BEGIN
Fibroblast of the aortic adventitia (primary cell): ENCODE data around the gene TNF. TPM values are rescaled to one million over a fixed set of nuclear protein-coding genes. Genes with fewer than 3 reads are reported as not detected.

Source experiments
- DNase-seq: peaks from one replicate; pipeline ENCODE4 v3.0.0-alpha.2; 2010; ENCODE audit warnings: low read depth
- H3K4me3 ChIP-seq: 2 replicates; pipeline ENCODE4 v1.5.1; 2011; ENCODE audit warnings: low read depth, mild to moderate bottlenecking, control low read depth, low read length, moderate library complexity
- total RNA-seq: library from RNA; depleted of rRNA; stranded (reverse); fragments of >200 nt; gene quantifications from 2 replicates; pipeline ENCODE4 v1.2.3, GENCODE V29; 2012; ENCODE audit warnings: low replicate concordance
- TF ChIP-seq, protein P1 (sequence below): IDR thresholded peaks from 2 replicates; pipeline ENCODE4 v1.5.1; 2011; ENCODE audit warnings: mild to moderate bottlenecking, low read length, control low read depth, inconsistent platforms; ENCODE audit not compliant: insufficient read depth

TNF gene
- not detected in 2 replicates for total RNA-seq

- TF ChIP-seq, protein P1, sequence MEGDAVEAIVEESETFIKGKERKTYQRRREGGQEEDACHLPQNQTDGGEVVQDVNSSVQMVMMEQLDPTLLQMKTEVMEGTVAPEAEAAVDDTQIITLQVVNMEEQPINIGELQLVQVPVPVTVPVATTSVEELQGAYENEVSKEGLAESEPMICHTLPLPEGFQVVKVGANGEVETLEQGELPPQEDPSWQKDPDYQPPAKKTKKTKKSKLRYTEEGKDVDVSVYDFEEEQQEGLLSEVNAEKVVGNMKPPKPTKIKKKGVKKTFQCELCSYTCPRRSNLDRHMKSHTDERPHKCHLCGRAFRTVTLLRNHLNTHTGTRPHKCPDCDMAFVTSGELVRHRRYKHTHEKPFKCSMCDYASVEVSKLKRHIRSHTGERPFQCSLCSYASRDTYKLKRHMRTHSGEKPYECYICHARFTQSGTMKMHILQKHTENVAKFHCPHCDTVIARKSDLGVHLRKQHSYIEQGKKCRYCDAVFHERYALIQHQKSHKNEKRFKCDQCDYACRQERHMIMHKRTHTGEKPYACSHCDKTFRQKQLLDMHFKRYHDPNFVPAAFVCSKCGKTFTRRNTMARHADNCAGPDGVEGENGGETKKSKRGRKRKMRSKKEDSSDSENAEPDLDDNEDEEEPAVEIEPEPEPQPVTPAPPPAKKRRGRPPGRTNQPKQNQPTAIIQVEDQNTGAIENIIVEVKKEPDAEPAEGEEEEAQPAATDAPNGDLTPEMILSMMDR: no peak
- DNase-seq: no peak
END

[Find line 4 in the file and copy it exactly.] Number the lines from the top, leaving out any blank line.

- H3K4me3 ChIP-seq: 2 replicates; pipeline ENCODE4 v1.5.1; 2011; ENCODE audit warnings: low read depth, mild to moderate bottlenecking, control low read depth, low read length, moderate library complexity